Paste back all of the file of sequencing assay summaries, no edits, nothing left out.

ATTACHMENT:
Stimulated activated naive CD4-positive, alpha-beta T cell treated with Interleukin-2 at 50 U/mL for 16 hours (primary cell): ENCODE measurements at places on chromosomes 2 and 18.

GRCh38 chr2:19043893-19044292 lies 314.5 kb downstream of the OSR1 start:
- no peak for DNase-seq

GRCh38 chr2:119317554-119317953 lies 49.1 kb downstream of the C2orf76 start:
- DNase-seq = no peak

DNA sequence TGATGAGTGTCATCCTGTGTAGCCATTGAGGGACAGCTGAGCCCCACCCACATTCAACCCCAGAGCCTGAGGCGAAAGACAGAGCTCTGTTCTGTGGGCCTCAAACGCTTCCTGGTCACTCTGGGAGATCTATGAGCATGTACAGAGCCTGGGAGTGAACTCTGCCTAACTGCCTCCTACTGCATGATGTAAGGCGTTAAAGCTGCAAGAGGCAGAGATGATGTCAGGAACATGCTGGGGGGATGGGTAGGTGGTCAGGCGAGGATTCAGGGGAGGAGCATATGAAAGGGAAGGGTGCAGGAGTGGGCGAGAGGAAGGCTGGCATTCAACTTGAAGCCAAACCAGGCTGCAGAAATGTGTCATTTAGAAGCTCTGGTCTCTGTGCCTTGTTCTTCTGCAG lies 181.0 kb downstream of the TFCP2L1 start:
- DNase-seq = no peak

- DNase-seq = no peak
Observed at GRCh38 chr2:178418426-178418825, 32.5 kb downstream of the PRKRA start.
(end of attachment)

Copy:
Stimulated activated naive CD4-positive, alpha-beta T cell treated with Interleukin-2 at 50 U/mL for 16 hours (primary cell): ENCODE measurements at places on chromosomes 2 and 18.

GRCh38 chr2:19043893-19044292 lies 314.5 kb downstream of the OSR1 start:
- no peak for DNase-seq

GRCh38 chr2:119317554-119317953 lies 49.1 kb downstream of the C2orf76 start:
- DNase-seq = no peak

DNA sequence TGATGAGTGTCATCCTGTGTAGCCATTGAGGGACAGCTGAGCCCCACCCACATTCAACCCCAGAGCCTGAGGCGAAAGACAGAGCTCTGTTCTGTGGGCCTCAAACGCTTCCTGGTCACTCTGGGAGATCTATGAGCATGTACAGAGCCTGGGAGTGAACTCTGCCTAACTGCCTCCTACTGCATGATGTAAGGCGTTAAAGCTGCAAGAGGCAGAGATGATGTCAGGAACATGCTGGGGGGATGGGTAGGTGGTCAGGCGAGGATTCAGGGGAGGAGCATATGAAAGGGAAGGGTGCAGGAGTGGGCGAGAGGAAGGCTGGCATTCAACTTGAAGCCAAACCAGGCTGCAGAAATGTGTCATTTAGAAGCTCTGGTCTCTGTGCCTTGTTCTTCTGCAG lies 181.0 kb downstream of the TFCP2L1 start:
- DNase-seq = no peak

- DNase-seq = no peak
Observed at GRCh38 chr2:178418426-178418825, 32.5 kb downstream of the PRKRA start.